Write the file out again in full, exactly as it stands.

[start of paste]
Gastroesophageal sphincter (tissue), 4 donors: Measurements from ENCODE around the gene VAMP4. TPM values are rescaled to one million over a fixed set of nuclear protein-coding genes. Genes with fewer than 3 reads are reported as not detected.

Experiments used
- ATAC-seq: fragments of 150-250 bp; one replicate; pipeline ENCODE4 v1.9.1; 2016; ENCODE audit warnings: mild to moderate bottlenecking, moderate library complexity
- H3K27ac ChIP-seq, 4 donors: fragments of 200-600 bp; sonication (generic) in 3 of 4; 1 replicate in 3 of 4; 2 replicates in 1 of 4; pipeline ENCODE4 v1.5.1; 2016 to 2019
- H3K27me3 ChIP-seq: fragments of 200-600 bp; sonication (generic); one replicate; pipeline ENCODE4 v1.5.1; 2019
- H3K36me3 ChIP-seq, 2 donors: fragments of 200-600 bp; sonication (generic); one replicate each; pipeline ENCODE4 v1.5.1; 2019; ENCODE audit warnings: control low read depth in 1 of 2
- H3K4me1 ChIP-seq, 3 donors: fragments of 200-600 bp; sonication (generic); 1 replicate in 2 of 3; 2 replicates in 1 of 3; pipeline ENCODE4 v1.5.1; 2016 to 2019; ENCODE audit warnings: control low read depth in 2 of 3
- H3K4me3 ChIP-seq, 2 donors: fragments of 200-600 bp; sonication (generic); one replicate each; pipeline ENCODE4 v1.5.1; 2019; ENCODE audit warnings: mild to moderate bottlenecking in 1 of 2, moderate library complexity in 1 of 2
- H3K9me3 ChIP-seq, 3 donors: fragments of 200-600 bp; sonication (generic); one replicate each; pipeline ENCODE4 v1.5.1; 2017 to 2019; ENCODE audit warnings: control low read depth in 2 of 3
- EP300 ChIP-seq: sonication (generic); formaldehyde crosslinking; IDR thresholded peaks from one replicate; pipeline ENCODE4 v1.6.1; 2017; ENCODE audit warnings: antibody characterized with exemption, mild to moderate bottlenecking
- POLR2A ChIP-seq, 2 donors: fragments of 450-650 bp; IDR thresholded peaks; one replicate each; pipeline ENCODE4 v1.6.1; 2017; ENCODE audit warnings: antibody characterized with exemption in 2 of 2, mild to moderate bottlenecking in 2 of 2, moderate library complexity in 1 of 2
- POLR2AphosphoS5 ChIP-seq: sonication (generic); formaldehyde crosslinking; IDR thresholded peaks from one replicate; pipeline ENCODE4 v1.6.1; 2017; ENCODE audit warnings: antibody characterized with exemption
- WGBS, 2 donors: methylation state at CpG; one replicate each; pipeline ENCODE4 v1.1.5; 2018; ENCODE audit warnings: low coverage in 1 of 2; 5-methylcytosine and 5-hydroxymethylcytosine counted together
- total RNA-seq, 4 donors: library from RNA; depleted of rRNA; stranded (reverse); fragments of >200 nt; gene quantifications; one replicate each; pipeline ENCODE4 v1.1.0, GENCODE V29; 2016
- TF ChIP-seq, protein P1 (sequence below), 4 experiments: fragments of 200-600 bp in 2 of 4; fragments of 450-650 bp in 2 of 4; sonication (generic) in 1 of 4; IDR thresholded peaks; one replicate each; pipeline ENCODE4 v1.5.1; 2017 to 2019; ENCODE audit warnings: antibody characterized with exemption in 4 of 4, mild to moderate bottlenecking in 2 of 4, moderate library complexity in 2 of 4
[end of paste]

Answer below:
Gastroesophageal sphincter (tissue), 4 donors: Measurements from ENCODE around the gene VAMP4. TPM values are rescaled to one million over a fixed set of nuclear protein-coding genes. Genes with fewer than 3 reads are reported as not detected.

Experiments used
- ATAC-seq: fragments of 150-250 bp; one replicate; pipeline ENCODE4 v1.9.1; 2016; ENCODE audit warnings: mild to moderate bottlenecking, moderate library complexity
- H3K27ac ChIP-seq, 4 donors: fragments of 200-600 bp; sonication (generic) in 3 of 4; 1 replicate in 3 of 4; 2 replicates in 1 of 4; pipeline ENCODE4 v1.5.1; 2016 to 2019
- H3K27me3 ChIP-seq: fragments of 200-600 bp; sonication (generic); one replicate; pipeline ENCODE4 v1.5.1; 2019
- H3K36me3 ChIP-seq, 2 donors: fragments of 200-600 bp; sonication (generic); one replicate each; pipeline ENCODE4 v1.5.1; 2019; ENCODE audit warnings: control low read depth in 1 of 2
- H3K4me1 ChIP-seq, 3 donors: fragments of 200-600 bp; sonication (generic); 1 replicate in 2 of 3; 2 replicates in 1 of 3; pipeline ENCODE4 v1.5.1; 2016 to 2019; ENCODE audit warnings: control low read depth in 2 of 3
- H3K4me3 ChIP-seq, 2 donors: fragments of 200-600 bp; sonication (generic); one replicate each; pipeline ENCODE4 v1.5.1; 2019; ENCODE audit warnings: mild to moderate bottlenecking in 1 of 2, moderate library complexity in 1 of 2
- H3K9me3 ChIP-seq, 3 donors: fragments of 200-600 bp; sonication (generic); one replicate each; pipeline ENCODE4 v1.5.1; 2017 to 2019; ENCODE audit warnings: control low read depth in 2 of 3
- EP300 ChIP-seq: sonication (generic); formaldehyde crosslinking; IDR thresholded peaks from one replicate; pipeline ENCODE4 v1.6.1; 2017; ENCODE audit warnings: antibody characterized with exemption, mild to moderate bottlenecking
- POLR2A ChIP-seq, 2 donors: fragments of 450-650 bp; IDR thresholded peaks; one replicate each; pipeline ENCODE4 v1.6.1; 2017; ENCODE audit warnings: antibody characterized with exemption in 2 of 2, mild to moderate bottlenecking in 2 of 2, moderate library complexity in 1 of 2
- POLR2AphosphoS5 ChIP-seq: sonication (generic); formaldehyde crosslinking; IDR thresholded peaks from one replicate; pipeline ENCODE4 v1.6.1; 2017; ENCODE audit warnings: antibody characterized with exemption
- WGBS, 2 donors: methylation state at CpG; one replicate each; pipeline ENCODE4 v1.1.5; 2018; ENCODE audit warnings: low coverage in 1 of 2; 5-methylcytosine and 5-hydroxymethylcytosine counted together
- total RNA-seq, 4 donors: library from RNA; depleted of rRNA; stranded (reverse); fragments of >200 nt; gene quantifications; one replicate each; pipeline ENCODE4 v1.1.0, GENCODE V29; 2016
- TF ChIP-seq, protein P1 (sequence below), 4 experiments: fragments of 200-600 bp in 2 of 4; fragments of 450-650 bp in 2 of 4; sonication (generic) in 1 of 4; IDR thresholded peaks; one replicate each; pipeline ENCODE4 v1.5.1; 2017 to 2019; ENCODE audit warnings: antibody characterized with exemption in 4 of 4, mild to moderate bottlenecking in 2 of 4, moderate library complexity in 2 of 4